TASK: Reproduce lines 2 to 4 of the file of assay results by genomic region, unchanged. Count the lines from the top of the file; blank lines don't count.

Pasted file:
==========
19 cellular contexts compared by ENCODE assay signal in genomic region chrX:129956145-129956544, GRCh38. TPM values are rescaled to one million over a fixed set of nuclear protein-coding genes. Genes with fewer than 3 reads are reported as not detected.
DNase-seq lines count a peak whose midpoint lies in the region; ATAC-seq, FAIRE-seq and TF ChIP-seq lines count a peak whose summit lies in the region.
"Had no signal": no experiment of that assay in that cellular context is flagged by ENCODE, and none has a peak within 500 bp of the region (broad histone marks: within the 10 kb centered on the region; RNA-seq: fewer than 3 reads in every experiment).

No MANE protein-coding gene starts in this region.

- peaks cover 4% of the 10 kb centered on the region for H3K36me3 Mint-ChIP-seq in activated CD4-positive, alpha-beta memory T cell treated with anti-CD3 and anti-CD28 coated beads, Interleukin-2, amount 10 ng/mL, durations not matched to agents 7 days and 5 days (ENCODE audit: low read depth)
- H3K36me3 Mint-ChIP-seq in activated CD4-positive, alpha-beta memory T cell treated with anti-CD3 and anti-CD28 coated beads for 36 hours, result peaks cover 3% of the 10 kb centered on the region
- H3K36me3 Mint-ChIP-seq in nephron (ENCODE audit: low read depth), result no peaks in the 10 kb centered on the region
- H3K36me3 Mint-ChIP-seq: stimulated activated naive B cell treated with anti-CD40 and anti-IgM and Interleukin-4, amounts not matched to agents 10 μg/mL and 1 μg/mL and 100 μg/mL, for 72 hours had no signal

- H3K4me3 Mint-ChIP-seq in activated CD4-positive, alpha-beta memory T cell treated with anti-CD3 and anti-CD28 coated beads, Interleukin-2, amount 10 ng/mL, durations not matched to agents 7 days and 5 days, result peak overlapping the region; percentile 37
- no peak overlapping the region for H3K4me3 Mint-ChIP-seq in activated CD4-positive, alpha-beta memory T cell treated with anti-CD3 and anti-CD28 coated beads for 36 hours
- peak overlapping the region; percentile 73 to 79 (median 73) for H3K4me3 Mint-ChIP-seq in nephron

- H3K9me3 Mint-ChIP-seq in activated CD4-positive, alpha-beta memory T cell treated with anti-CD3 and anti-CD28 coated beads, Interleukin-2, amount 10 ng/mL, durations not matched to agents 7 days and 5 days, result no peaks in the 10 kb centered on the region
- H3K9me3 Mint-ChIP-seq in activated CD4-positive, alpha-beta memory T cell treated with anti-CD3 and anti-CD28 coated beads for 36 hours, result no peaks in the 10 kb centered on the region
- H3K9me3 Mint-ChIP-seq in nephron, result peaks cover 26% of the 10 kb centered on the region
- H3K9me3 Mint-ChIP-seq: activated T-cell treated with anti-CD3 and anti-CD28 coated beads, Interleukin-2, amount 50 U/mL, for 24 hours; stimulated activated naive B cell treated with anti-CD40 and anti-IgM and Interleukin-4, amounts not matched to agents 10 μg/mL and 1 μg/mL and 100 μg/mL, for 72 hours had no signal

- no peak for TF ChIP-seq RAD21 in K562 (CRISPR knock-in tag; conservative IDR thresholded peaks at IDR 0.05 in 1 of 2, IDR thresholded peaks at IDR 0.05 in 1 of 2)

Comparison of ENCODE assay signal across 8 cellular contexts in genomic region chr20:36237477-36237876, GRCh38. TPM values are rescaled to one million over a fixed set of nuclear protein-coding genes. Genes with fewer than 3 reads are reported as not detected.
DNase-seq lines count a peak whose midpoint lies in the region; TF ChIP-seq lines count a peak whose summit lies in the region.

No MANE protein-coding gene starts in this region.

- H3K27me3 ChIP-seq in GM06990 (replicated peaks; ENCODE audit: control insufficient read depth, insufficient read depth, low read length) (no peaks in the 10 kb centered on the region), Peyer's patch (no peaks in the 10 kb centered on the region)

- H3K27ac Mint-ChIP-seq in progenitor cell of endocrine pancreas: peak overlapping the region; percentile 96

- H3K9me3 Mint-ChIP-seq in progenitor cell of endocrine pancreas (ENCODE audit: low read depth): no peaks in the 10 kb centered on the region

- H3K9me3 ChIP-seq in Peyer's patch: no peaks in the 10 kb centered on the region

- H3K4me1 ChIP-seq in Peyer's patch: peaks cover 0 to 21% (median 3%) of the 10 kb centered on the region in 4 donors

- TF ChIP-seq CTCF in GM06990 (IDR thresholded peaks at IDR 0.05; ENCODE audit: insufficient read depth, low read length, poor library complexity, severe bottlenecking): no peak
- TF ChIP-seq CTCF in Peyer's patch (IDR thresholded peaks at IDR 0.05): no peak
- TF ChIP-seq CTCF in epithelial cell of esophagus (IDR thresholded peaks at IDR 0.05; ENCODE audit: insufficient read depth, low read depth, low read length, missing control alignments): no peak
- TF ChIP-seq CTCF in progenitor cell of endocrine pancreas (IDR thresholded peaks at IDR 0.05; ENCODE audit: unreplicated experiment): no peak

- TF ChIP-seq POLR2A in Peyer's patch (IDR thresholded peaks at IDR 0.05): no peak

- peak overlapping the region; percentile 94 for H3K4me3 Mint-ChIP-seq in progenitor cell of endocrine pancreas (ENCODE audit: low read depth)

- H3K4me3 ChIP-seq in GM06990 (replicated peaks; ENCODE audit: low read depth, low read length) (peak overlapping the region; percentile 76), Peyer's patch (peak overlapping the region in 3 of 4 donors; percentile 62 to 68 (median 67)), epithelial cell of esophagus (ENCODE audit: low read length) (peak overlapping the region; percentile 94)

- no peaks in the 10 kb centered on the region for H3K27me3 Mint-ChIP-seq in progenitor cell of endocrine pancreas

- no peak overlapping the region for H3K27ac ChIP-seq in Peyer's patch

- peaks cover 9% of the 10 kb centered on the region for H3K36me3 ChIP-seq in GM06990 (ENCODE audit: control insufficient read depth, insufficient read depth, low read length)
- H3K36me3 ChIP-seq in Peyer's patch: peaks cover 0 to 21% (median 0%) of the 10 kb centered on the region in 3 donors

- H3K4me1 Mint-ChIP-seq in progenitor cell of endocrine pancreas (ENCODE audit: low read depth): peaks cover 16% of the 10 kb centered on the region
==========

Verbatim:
DNase-seq lines count a peak whose midpoint lies in the region; ATAC-seq, FAIRE-seq and TF ChIP-seq lines count a peak whose summit lies in the region.
"Had no signal": no experiment of that assay in that cellular context is flagged by ENCODE, and none has a peak within 500 bp of the region (broad histone marks: within the 10 kb centered on the region; RNA-seq: fewer than 3 reads in every experiment).

No MANE protein-coding gene starts in this region.